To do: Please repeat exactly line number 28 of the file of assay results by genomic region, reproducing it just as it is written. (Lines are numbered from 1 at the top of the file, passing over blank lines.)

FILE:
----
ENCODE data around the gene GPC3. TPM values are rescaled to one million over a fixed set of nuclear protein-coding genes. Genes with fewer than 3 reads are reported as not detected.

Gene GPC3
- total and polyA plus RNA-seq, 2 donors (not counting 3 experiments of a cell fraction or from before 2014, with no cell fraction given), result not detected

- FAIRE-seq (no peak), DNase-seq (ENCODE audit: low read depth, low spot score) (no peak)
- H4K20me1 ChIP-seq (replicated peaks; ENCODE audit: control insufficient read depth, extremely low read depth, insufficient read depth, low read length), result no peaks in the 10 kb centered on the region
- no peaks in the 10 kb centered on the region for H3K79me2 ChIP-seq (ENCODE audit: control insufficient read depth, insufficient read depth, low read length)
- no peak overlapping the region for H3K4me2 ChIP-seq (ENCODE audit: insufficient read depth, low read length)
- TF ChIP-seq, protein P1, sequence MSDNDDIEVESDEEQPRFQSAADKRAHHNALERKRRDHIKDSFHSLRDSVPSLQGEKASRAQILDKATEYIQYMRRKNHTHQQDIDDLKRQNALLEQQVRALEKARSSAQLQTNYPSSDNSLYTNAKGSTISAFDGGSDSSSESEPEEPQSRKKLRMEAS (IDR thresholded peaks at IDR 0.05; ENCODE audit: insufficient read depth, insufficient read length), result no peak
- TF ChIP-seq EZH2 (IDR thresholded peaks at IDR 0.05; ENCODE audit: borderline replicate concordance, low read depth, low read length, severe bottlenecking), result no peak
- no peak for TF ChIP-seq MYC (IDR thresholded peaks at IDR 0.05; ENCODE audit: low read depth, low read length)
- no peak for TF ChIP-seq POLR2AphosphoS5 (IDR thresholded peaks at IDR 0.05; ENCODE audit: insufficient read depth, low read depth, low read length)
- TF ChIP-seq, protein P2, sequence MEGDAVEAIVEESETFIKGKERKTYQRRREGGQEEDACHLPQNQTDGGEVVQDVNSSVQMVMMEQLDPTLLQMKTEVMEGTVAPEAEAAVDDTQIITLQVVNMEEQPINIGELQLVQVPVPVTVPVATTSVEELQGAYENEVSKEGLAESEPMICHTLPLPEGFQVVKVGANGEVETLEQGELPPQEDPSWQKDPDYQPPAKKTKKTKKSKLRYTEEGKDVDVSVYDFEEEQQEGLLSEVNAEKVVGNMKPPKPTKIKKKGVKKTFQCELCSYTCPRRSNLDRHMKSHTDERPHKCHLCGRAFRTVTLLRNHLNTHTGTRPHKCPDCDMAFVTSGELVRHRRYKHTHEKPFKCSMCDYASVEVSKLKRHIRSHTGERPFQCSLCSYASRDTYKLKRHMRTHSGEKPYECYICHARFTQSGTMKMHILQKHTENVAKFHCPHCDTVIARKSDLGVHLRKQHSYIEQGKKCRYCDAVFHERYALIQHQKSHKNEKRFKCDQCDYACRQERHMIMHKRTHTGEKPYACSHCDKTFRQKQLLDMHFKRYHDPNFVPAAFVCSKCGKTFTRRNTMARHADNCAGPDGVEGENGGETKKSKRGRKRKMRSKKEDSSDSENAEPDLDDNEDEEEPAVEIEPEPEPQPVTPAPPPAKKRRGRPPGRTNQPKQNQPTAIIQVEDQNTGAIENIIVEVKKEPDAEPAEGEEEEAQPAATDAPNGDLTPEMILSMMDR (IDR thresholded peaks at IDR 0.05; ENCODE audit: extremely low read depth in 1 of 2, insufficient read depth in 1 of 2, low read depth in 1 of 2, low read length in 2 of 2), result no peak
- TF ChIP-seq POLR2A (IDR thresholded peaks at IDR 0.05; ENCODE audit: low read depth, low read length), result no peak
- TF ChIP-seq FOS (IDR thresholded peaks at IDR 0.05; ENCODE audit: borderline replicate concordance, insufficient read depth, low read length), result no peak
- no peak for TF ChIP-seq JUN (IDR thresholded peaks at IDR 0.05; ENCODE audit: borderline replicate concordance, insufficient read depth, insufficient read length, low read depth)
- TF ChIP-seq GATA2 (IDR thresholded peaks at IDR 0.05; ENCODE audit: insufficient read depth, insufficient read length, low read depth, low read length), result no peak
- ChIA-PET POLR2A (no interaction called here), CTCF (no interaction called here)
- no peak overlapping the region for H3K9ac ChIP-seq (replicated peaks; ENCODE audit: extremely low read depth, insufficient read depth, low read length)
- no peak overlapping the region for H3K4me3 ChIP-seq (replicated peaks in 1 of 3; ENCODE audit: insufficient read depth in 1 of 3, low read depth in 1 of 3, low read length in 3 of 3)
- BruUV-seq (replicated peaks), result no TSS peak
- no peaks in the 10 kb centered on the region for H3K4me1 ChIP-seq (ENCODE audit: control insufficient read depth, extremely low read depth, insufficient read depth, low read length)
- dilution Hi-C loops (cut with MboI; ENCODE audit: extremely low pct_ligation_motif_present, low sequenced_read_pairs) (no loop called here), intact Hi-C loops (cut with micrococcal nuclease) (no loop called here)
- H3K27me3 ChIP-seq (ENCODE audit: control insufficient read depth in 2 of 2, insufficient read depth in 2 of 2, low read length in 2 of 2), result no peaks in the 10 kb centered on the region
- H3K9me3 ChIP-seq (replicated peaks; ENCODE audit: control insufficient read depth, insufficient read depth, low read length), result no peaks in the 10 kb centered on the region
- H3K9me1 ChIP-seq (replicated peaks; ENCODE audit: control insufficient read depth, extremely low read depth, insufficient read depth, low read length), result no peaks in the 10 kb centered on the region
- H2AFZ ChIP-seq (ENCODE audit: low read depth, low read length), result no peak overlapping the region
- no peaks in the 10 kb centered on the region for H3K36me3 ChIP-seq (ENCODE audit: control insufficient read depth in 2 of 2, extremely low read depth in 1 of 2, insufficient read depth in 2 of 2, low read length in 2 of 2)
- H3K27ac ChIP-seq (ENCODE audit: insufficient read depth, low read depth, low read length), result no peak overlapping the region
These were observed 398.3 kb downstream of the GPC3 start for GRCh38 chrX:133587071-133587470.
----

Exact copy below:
- H3K27ac ChIP-seq (ENCODE audit: insufficient read depth, low read depth, low read length), result no peak overlapping the region